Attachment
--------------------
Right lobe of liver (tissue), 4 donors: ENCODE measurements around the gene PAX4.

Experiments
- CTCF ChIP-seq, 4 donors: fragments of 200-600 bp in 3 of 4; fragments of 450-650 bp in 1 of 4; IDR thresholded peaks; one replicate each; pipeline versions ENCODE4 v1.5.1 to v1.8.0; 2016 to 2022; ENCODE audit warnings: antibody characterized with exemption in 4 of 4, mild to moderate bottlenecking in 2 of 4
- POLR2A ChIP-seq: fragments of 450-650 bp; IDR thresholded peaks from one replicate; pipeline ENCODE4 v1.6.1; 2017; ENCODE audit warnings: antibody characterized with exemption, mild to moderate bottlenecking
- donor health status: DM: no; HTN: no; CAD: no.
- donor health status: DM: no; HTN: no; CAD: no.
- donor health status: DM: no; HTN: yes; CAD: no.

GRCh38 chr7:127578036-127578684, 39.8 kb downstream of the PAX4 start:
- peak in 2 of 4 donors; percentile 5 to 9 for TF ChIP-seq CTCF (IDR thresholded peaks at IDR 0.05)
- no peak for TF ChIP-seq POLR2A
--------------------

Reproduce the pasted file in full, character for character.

Right lobe of liver (tissue), 4 donors: ENCODE measurements around the gene PAX4.

Experiments
- CTCF ChIP-seq, 4 donors: fragments of 200-600 bp in 3 of 4; fragments of 450-650 bp in 1 of 4; IDR thresholded peaks; one replicate each; pipeline versions ENCODE4 v1.5.1 to v1.8.0; 2016 to 2022; ENCODE audit warnings: antibody characterized with exemption in 4 of 4, mild to moderate bottlenecking in 2 of 4
- POLR2A ChIP-seq: fragments of 450-650 bp; IDR thresholded peaks from one replicate; pipeline ENCODE4 v1.6.1; 2017; ENCODE audit warnings: antibody characterized with exemption, mild to moderate bottlenecking
- donor health status: DM: no; HTN: no; CAD: no.
- donor health status: DM: no; HTN: no; CAD: no.
- donor health status: DM: no; HTN: yes; CAD: no.

GRCh38 chr7:127578036-127578684, 39.8 kb downstream of the PAX4 start:
- peak in 2 of 4 donors; percentile 5 to 9 for TF ChIP-seq CTCF (IDR thresholded peaks at IDR 0.05)
- no peak for TF ChIP-seq POLR2A